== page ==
The reluctance of Kim Jong Un's nervous regime to acknowledge it is adopting a market economy frustrates the legal changes needed to sustain nascent growth.
Kim Jong Un's government understands that markets are politically dangerous, but can do little about them.
Veteran North Korea watcher suggests democracy is a bridge too far and China's path might appeal to Pyongyang rulers.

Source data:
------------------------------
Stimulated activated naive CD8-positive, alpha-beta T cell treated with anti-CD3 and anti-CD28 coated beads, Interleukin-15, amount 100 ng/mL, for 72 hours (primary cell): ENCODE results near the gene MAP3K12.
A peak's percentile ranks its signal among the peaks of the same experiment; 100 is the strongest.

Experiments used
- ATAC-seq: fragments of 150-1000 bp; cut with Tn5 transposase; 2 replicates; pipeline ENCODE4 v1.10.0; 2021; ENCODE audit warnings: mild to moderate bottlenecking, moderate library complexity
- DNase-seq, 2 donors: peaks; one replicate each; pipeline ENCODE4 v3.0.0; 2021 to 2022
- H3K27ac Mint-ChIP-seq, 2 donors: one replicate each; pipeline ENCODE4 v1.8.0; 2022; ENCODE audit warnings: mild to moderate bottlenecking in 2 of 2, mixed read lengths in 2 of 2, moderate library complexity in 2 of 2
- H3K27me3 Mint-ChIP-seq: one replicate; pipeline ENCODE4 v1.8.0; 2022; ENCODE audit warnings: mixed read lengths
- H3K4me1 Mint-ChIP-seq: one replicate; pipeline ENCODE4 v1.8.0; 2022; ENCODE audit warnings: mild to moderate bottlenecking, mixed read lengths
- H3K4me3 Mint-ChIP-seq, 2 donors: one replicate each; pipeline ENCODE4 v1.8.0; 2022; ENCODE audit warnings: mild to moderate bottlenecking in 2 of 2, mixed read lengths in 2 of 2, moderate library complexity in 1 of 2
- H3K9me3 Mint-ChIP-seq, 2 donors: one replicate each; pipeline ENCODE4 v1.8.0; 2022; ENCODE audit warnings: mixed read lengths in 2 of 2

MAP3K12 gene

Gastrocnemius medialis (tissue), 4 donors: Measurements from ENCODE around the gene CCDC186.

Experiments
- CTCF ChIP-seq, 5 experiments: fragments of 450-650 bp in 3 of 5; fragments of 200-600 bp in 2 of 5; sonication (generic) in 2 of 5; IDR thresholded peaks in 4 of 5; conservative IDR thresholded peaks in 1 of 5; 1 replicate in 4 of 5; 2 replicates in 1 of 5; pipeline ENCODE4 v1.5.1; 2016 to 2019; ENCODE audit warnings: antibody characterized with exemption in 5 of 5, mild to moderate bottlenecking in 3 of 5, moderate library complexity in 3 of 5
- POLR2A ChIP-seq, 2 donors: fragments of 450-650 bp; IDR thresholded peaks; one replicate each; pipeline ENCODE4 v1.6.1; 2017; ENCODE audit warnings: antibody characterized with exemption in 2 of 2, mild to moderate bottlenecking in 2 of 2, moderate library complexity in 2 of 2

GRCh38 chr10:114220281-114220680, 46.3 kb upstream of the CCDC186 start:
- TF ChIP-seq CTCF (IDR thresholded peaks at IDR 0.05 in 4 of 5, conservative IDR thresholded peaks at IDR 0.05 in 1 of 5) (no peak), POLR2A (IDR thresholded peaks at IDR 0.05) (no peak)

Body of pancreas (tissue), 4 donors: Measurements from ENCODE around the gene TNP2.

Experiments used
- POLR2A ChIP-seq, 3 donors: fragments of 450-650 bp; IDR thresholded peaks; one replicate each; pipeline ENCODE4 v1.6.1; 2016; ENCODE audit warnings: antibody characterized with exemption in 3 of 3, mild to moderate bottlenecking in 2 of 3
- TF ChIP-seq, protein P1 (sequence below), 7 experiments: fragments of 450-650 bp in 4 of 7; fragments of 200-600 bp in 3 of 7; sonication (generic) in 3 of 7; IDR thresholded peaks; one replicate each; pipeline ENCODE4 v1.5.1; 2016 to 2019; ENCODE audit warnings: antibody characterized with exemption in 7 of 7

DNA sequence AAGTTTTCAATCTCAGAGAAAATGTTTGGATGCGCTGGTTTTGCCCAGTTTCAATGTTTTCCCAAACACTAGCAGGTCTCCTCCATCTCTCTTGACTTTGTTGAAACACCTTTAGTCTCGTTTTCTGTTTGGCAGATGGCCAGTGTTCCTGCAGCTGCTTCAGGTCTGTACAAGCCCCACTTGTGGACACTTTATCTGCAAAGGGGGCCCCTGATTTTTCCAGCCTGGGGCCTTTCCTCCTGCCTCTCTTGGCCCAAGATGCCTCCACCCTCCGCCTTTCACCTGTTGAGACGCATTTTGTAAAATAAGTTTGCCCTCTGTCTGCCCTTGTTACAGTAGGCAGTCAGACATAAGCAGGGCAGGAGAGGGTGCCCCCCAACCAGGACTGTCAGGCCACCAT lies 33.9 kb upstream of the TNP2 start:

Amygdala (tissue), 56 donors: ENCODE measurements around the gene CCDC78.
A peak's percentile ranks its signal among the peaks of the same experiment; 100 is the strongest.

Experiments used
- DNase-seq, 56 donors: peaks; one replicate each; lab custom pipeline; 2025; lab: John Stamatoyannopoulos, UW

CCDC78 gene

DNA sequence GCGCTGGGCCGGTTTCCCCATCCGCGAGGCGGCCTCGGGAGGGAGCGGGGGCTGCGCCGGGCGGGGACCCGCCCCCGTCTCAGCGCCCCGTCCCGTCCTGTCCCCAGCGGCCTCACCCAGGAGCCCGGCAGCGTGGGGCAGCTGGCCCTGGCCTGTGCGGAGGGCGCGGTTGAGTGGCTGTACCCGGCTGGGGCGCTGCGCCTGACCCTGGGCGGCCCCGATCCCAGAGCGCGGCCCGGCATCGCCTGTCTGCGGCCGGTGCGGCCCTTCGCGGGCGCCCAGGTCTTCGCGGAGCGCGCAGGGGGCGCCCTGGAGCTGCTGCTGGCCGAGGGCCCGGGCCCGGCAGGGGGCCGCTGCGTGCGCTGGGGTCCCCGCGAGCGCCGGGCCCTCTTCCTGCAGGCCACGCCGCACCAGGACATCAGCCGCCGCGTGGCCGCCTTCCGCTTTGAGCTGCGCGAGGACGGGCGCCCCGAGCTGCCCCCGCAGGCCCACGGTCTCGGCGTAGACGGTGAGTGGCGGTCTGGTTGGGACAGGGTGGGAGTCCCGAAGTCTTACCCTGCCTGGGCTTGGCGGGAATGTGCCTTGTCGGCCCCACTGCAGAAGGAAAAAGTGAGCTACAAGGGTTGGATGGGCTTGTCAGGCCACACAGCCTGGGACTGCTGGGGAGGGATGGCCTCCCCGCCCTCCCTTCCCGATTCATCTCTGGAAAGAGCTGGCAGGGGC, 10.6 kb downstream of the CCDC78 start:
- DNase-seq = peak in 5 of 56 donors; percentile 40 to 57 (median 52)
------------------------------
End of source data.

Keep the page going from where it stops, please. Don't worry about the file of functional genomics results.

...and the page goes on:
Roads, power, and phone lines take second place to heavy industry and weapons programs in North Korea, a noted expert says.
Lack of interest in economy, condemnation of Chinese reforms, are troubling omens for the country's future.
Younger South Koreans do not see unification with destitute North as the only future outcome.
North Korean diplomats spent much of 2015 cultivating foreign relations, only to see this work made void by the Jan. 6 nuclear blast.